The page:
Religion Today Summaries - March 1, 2005

Compiled & Edited by Crosswalk News Staff

Religion Today Summaries - March 1, 2005

Daily briefs of the top news stories impacting Christians around the world. In today's edition:

  • 'The Passion Recut' Contains Less Violence

  • 500,000 Teens Taste Hunger to Fight Hunger

  • U.S. Ministry Helps Restore Tsunami Survivors' Livelihoods 

  • Wright, Crossan To Debate Resurrection At New Orleans Seminary March 11-12

'The Passion Recut' Contains Less Violence
Erin Curry, Baptist Press

In an effort to appeal to a wider audience including those kept from viewing The Passion of The Christ because of its depictions of brutal violence, Mel Gibson is releasing a tamer version of the film March 11 called The Passion Recut. Gibson has edited at least six minutes out of the original film and is substituting different camera angles to show less blood and gore in the graphic scenes of the torture, scourge and crucifixion of Christ, according to The Dallas Morning News. The subtle changes will emphasize the sacrifice of Jesus rather than just the suffering, he told the newspaper. Even with less violence, the MPAA still gave the new Passion version an R rating. The film's production company, Icon Productions, has opted to release The Passion Recut without a rating. The Passion Recut will be carried in theaters on 500 to 750 screens nationwide beginning just before Easter. Film critic Michael Medved said the Academy shut out one of the year's biggest box office hits and instead nominated for the major categories a list of films that "went out of their way to assault or insult the sensibilities of most believers," notably Million Dollar Baby with its portrayal of assisted suicide as heroic and Kinsey in its depiction of sexuality without limits.

500,000 Teens Taste Hunger to Fight Hunger
World Vision

During the Oscars broadcast this past weekend, advertisers paid $1.6 million for 30 seconds of commercial time. Meanwhile, during each 30 second commercial, 10 children will have died from hunger and other preventable diseases. For the price of one "goodie bag" distributed to the celebrities at this year's Academy Awards - valued at more than $20,000 - 56 starving children would have enough food to eat for a full year. In its 13th year, World Vision's "30 Hour Famine" was held Feb. 25 and 26.  One-half million motivated teens set a goal of raising $13.5 million - through donations and sponsors from family, friends, and neighbors - to fight the problem of worldwide hunger. During their 30 hours of fasting, they learned about the 29,000 children who die each day from hunger and preventable diseases and they will engage in service work in their own communities including working in homeless shelters and conducting food drives. The record-breaking $11.4 million raised last year prompted this year's goal of $13.5 million. Funds raised from this year's "Famine" will fight hunger and poverty in Kenya, Sudan, Chad, Southeast Asia and elsewhere. (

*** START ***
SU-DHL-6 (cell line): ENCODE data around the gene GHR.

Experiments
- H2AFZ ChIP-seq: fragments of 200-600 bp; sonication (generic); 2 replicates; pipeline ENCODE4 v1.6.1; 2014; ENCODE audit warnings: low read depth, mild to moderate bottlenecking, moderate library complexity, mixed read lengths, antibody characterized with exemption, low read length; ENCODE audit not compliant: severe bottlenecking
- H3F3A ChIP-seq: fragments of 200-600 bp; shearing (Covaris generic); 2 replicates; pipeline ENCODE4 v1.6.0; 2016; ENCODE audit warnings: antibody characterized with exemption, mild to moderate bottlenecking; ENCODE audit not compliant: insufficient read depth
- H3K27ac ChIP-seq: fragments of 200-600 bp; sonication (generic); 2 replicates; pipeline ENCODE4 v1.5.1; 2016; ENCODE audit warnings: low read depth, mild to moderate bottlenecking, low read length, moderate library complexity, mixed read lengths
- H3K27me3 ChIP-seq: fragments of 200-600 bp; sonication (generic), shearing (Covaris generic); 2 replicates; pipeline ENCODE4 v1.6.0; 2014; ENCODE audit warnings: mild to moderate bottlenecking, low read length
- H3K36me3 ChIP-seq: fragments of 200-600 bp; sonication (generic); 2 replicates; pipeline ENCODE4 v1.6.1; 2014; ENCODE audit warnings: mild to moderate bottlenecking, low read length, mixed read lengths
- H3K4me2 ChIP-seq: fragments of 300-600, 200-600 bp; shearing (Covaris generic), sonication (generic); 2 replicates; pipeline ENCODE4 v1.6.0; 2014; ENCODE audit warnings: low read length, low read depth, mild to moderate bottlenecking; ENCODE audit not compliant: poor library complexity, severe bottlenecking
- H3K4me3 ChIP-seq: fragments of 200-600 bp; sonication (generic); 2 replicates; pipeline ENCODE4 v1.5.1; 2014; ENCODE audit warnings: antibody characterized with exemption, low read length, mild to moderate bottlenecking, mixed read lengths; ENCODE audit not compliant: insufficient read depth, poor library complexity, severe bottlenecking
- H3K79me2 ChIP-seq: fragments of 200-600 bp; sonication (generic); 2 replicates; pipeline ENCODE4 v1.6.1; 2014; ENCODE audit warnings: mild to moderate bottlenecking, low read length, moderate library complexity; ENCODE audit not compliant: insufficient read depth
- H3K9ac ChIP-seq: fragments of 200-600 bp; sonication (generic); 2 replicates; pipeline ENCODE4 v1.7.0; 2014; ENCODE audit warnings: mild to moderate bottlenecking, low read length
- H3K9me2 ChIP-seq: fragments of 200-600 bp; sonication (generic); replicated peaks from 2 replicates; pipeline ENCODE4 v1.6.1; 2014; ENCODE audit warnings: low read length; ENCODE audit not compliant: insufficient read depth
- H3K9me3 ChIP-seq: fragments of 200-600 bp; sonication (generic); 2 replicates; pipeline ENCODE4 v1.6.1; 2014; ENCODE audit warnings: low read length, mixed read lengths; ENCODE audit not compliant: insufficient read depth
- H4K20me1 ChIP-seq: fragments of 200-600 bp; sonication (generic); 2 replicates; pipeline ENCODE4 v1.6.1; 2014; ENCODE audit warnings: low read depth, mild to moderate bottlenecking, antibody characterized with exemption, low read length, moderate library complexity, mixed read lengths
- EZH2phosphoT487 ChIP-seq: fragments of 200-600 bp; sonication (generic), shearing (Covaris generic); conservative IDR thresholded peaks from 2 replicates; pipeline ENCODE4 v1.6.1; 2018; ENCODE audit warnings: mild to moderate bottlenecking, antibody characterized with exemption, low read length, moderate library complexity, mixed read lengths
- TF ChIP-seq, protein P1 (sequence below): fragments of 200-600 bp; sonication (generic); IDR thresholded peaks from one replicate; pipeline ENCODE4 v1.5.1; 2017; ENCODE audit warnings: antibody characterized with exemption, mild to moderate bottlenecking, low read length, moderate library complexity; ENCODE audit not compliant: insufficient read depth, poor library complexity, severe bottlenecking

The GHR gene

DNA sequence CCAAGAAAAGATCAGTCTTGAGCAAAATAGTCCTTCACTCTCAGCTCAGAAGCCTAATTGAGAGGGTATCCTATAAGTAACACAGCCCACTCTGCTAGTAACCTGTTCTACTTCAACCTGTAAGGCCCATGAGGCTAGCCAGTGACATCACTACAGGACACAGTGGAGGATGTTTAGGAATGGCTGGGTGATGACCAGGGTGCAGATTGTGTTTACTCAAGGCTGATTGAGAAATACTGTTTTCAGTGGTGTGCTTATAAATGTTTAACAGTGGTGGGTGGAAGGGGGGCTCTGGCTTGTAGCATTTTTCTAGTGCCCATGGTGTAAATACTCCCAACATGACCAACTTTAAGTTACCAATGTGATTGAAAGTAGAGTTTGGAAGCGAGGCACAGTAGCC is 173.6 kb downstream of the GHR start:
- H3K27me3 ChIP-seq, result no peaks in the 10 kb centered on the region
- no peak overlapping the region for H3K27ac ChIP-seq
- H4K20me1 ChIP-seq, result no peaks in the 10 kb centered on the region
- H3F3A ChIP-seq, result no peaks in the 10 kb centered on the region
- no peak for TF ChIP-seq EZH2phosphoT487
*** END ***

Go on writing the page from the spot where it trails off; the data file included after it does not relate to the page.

U.S. Ministry Helps Restore Tsunami Survivors' Livelihoods
Allie Martin, AgapePress

The Christian relief organization Samaritan's Purse is helping provide new jobs for thousands hit hard by December's tsunami in south Asia. Workers from the ministry have been involved in the disaster response and recovery efforts from the outset. While initial tsunami relief efforts focused on meeting the needs of displaced and devastated victims -- necessities such as shelter, food, water, blankets and medical kits -- Samaritan's Purse is now focusing on the survivors' long-term needs. For instance, according to ministry spokesman Ivan Giesbrecht, an effort is under way to provide a thousand fishing boats to needy families in southern Asia. He says several hundred boats will be distributed in each of the countries in the tsunami disaster zone, including Sri Lanka, Indonesia, and India, where the ministry has been at work. "This will not only give the boat makers business," Giesbrecht notes, "but it will also give business to the people who make nets for a living. And ultimately, of course, it's going to benefit the fisherman -- maybe five or six men that would be out on each boat -- and their families." The Samaritan's Purse representative says the ministry will be providing enough fishing boats to put up to 8,000 people back to work.

Wright, Crossan To Debate Resurrection At New Orleans Seminary March 11-12
Gary D. Myers, Baptist Press

Did the resurrection of Jesus really happen? For the students and faculty members at New Orleans Baptist Theological Seminary, the answer is a resounding "Yes!" But skeptics in American and European culture continue to keep the debate over this crucial event as intense as ever. N.T. Wright and John Dominic Crossan will address this issue as the first participants in the Greer-Heard Point-Counterpoint Forum: Exploring the Tension of Faith and Culture, set for March 11-12 on the NOBTS campus, featuring the topic, "The Resurrection: Historical Fact or Theological Invention?" The annual southwest regional meeting of the Evangelical Theological Society is being held in conjunction with the forum. Wright, a prominent evangelical scholar and Bishop of Durham, England, has been a refreshing voice in the debate about the resurrection. A prolific author, Wright passionately argues for the historicity of the biblical accounts of Jesus' resurrection. Crossan, on the other hand, is a member of the controversial Jesus Seminar, a group that considers less than 20 percent of the New Testament as historically reliable. Crossan's belief is that the biblical account of the resurrection is a theological interpretation of the events surrounding Jesus' death rather that a factual one. Cost for the event is $20 per person, with a student rate of $10 per person and a Southern Baptist ministerial rate of $10.